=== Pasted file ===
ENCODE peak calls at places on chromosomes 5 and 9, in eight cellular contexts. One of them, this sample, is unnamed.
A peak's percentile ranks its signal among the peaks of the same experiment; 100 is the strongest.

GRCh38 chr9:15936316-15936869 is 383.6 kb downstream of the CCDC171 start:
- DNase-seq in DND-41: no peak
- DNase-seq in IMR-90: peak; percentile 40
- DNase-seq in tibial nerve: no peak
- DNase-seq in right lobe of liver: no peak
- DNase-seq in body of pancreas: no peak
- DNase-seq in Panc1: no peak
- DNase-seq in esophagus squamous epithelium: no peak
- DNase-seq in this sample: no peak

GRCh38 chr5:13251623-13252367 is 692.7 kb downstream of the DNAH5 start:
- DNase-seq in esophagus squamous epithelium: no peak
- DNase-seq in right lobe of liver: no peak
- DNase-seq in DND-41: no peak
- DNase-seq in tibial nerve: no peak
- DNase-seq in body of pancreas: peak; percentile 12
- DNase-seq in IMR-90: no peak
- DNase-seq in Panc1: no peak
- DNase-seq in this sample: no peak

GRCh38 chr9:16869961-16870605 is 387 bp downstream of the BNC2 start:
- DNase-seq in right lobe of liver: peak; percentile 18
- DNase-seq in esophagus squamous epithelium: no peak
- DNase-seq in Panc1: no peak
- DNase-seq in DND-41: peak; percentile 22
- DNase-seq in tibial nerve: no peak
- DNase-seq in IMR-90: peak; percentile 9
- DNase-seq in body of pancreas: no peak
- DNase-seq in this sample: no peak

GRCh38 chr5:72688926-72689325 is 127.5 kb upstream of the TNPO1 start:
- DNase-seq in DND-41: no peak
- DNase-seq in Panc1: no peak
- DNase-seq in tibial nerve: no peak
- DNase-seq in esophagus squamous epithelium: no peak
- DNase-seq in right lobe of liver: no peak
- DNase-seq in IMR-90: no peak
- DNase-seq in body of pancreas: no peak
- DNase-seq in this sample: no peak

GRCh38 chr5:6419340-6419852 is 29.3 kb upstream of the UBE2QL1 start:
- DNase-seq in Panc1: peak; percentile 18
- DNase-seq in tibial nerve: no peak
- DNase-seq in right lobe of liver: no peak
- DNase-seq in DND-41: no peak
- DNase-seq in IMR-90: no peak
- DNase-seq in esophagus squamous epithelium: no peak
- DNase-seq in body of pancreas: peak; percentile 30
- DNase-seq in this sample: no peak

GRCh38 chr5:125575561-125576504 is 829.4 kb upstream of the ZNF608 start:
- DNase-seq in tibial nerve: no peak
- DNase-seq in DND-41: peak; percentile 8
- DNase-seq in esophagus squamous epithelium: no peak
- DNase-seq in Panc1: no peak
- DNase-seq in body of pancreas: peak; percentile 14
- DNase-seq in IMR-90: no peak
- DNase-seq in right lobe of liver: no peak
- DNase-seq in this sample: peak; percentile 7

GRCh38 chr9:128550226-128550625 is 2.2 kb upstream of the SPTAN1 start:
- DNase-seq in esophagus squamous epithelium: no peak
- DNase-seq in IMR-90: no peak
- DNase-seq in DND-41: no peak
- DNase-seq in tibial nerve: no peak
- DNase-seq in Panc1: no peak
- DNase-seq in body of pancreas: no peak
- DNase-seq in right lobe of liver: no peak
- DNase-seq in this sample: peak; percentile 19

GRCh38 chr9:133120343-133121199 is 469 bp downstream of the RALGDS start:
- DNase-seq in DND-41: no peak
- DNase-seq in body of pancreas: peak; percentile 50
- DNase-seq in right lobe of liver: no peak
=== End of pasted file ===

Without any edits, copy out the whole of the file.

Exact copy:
ENCODE peak calls at places on chromosomes 5 and 9, in eight cellular contexts. One of them, this sample, is unnamed.
A peak's percentile ranks its signal among the peaks of the same experiment; 100 is the strongest.

GRCh38 chr9:15936316-15936869 is 383.6 kb downstream of the CCDC171 start:
- DNase-seq in DND-41: no peak
- DNase-seq in IMR-90: peak; percentile 40
- DNase-seq in tibial nerve: no peak
- DNase-seq in right lobe of liver: no peak
- DNase-seq in body of pancreas: no peak
- DNase-seq in Panc1: no peak
- DNase-seq in esophagus squamous epithelium: no peak
- DNase-seq in this sample: no peak

GRCh38 chr5:13251623-13252367 is 692.7 kb downstream of the DNAH5 start:
- DNase-seq in esophagus squamous epithelium: no peak
- DNase-seq in right lobe of liver: no peak
- DNase-seq in DND-41: no peak
- DNase-seq in tibial nerve: no peak
- DNase-seq in body of pancreas: peak; percentile 12
- DNase-seq in IMR-90: no peak
- DNase-seq in Panc1: no peak
- DNase-seq in this sample: no peak

GRCh38 chr9:16869961-16870605 is 387 bp downstream of the BNC2 start:
- DNase-seq in right lobe of liver: peak; percentile 18
- DNase-seq in esophagus squamous epithelium: no peak
- DNase-seq in Panc1: no peak
- DNase-seq in DND-41: peak; percentile 22
- DNase-seq in tibial nerve: no peak
- DNase-seq in IMR-90: peak; percentile 9
- DNase-seq in body of pancreas: no peak
- DNase-seq in this sample: no peak

GRCh38 chr5:72688926-72689325 is 127.5 kb upstream of the TNPO1 start:
- DNase-seq in DND-41: no peak
- DNase-seq in Panc1: no peak
- DNase-seq in tibial nerve: no peak
- DNase-seq in esophagus squamous epithelium: no peak
- DNase-seq in right lobe of liver: no peak
- DNase-seq in IMR-90: no peak
- DNase-seq in body of pancreas: no peak
- DNase-seq in this sample: no peak

GRCh38 chr5:6419340-6419852 is 29.3 kb upstream of the UBE2QL1 start:
- DNase-seq in Panc1: peak; percentile 18
- DNase-seq in tibial nerve: no peak
- DNase-seq in right lobe of liver: no peak
- DNase-seq in DND-41: no peak
- DNase-seq in IMR-90: no peak
- DNase-seq in esophagus squamous epithelium: no peak
- DNase-seq in body of pancreas: peak; percentile 30
- DNase-seq in this sample: no peak

GRCh38 chr5:125575561-125576504 is 829.4 kb upstream of the ZNF608 start:
- DNase-seq in tibial nerve: no peak
- DNase-seq in DND-41: peak; percentile 8
- DNase-seq in esophagus squamous epithelium: no peak
- DNase-seq in Panc1: no peak
- DNase-seq in body of pancreas: peak; percentile 14
- DNase-seq in IMR-90: no peak
- DNase-seq in right lobe of liver: no peak
- DNase-seq in this sample: peak; percentile 7

GRCh38 chr9:128550226-128550625 is 2.2 kb upstream of the SPTAN1 start:
- DNase-seq in esophagus squamous epithelium: no peak
- DNase-seq in IMR-90: no peak
- DNase-seq in DND-41: no peak
- DNase-seq in tibial nerve: no peak
- DNase-seq in Panc1: no peak
- DNase-seq in body of pancreas: no peak
- DNase-seq in right lobe of liver: no peak
- DNase-seq in this sample: peak; percentile 19

GRCh38 chr9:133120343-133121199 is 469 bp downstream of the RALGDS start:
- DNase-seq in DND-41: no peak
- DNase-seq in body of pancreas: peak; percentile 50
- DNase-seq in right lobe of liver: no peak